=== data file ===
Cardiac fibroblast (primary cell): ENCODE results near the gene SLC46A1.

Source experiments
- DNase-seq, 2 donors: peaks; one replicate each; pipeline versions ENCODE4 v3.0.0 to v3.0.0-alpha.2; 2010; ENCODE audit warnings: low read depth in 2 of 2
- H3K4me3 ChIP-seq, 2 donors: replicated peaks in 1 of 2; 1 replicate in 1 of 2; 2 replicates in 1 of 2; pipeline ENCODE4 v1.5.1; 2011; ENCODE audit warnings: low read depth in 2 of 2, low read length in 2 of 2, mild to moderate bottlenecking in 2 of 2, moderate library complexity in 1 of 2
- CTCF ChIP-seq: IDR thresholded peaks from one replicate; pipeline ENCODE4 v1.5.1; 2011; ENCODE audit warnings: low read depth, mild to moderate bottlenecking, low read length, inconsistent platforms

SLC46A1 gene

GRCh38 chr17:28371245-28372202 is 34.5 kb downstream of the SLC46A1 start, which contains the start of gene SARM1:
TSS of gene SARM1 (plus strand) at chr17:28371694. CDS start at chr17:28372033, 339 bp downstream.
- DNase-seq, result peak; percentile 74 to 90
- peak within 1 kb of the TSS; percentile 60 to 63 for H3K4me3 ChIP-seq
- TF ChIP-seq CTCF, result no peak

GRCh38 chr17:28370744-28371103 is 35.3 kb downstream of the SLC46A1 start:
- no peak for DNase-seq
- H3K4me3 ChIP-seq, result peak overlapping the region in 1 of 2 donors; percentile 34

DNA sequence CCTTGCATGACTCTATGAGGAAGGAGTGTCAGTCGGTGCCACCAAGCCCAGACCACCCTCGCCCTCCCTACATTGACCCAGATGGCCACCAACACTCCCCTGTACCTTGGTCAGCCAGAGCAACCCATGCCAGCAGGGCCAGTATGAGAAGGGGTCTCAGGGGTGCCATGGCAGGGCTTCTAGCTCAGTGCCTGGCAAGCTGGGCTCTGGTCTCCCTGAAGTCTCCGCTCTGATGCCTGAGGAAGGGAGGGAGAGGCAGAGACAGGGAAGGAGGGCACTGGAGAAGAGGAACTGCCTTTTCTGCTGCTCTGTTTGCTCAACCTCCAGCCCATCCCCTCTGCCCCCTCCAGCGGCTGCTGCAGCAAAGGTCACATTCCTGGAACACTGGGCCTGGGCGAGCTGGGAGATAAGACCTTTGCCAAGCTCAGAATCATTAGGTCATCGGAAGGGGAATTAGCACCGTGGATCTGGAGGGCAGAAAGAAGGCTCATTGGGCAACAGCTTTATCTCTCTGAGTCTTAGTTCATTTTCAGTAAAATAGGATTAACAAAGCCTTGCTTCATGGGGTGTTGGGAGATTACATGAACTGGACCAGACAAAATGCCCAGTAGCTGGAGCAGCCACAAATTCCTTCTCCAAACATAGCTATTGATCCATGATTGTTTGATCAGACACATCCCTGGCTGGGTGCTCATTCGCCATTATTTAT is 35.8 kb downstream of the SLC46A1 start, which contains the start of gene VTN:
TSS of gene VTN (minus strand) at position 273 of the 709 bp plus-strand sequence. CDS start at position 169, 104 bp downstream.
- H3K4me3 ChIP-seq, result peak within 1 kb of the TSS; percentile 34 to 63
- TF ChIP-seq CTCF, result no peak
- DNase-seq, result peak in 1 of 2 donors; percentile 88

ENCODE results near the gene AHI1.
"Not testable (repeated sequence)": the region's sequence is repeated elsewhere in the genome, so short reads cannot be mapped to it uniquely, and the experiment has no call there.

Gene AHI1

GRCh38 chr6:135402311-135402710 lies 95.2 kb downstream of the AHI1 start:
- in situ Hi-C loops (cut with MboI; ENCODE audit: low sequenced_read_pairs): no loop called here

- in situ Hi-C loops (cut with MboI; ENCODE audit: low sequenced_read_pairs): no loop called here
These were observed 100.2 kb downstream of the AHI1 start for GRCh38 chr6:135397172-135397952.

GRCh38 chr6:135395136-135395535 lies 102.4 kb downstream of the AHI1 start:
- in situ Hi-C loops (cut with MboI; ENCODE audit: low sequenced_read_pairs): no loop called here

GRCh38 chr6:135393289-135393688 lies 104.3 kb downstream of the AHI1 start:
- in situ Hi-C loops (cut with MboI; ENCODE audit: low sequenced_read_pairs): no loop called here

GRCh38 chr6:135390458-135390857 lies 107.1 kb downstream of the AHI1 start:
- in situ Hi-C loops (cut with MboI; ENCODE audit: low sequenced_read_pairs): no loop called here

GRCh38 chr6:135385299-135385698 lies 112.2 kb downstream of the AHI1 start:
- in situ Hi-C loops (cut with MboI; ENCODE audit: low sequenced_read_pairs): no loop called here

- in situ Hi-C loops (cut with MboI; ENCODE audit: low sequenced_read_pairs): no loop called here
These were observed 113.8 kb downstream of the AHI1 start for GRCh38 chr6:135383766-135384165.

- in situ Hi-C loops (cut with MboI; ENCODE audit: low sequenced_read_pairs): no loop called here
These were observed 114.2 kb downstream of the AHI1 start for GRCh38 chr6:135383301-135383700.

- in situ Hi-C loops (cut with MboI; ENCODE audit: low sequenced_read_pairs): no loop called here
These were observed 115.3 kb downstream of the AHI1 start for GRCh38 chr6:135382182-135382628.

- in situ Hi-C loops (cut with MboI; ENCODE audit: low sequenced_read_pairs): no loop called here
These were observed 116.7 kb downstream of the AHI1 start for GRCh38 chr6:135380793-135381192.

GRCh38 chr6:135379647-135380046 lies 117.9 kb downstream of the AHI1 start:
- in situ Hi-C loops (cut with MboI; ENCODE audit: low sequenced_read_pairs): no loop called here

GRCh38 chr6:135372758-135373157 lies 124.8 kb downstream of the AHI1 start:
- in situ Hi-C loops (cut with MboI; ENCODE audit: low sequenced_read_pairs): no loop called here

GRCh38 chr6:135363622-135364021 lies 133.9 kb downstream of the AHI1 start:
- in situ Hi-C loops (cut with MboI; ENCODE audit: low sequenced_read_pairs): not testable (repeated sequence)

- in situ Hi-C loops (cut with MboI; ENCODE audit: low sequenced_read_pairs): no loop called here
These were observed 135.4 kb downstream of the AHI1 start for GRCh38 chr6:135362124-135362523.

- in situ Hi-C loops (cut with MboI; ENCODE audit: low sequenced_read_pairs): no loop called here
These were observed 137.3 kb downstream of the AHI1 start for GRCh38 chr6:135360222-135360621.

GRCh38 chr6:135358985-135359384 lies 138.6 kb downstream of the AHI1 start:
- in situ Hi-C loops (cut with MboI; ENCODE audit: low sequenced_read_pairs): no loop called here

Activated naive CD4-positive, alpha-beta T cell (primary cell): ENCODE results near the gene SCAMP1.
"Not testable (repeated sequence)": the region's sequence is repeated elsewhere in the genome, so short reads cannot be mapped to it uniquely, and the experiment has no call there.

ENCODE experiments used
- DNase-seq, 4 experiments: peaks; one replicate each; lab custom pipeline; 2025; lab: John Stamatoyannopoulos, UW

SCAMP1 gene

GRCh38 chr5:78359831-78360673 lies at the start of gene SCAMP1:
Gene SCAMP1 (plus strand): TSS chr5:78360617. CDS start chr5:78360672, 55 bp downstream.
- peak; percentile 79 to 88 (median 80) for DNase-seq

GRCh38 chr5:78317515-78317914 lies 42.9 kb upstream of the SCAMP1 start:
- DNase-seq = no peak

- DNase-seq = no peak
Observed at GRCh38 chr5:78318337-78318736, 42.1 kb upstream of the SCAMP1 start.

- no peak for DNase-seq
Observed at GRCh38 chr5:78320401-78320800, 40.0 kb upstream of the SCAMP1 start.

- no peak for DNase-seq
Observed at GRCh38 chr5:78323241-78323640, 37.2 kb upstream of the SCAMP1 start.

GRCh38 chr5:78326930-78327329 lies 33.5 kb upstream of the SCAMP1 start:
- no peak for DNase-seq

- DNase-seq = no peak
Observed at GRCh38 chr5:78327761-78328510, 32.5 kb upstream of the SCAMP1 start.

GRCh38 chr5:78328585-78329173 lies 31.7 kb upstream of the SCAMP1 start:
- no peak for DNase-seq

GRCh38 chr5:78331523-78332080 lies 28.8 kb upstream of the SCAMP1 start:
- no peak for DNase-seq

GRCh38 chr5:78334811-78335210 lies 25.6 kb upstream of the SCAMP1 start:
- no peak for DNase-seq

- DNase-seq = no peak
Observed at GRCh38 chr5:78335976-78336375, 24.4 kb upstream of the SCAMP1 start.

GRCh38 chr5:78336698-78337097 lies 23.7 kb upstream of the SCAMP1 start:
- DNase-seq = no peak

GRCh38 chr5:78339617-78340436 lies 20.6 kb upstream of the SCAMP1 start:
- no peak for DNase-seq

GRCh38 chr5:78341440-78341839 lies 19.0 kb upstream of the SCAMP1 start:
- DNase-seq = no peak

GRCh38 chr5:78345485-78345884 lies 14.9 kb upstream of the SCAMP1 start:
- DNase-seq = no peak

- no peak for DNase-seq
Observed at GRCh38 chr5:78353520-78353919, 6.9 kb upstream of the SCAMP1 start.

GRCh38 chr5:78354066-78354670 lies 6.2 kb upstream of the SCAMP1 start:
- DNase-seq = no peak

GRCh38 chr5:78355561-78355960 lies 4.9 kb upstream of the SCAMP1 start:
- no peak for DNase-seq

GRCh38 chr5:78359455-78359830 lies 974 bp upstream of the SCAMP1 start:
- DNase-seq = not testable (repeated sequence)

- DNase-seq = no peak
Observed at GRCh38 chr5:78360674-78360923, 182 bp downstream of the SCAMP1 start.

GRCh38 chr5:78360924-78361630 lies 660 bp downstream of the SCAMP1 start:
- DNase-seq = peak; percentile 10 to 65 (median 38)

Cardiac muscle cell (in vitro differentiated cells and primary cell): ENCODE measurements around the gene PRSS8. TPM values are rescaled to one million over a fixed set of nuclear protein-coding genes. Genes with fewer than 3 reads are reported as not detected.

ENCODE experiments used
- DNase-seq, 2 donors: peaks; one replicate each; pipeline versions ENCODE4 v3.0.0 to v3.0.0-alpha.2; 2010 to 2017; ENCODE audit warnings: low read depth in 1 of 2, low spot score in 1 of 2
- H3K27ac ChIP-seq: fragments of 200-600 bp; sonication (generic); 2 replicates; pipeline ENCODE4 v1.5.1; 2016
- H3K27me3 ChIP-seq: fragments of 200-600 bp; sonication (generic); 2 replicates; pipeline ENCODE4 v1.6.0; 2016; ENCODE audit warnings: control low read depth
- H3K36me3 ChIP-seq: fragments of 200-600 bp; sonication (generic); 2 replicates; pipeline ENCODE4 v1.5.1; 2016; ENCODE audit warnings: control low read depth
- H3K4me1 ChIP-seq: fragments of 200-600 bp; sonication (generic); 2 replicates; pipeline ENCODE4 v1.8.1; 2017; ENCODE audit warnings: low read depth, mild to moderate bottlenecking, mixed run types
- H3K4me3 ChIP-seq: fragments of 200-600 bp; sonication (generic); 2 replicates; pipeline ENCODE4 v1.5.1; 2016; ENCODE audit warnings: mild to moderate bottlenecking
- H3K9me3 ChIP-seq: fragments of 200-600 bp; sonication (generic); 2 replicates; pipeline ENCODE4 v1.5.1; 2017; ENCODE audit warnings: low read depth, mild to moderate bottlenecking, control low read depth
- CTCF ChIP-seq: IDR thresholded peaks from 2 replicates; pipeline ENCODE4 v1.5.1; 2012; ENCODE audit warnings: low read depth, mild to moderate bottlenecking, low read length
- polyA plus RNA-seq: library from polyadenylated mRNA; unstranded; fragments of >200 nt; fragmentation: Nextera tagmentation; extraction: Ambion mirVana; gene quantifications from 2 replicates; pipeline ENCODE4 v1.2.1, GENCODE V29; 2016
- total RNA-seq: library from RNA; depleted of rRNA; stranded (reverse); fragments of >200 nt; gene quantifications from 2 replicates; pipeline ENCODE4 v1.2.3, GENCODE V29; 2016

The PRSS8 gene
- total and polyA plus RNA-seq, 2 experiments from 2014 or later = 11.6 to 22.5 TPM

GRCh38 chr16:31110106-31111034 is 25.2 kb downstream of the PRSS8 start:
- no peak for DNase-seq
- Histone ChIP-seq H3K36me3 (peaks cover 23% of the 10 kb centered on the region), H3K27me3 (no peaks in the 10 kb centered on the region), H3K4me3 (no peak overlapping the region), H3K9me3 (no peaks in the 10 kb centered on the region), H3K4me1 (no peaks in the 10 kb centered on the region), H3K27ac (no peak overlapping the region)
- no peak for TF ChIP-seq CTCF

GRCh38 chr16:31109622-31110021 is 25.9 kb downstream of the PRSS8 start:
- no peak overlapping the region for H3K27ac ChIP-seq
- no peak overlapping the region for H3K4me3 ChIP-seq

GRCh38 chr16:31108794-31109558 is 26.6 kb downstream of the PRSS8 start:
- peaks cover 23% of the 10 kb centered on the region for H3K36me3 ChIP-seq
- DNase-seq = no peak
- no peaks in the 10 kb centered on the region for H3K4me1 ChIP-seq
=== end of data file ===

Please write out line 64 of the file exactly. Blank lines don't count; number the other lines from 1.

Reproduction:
- DNase-seq = no peak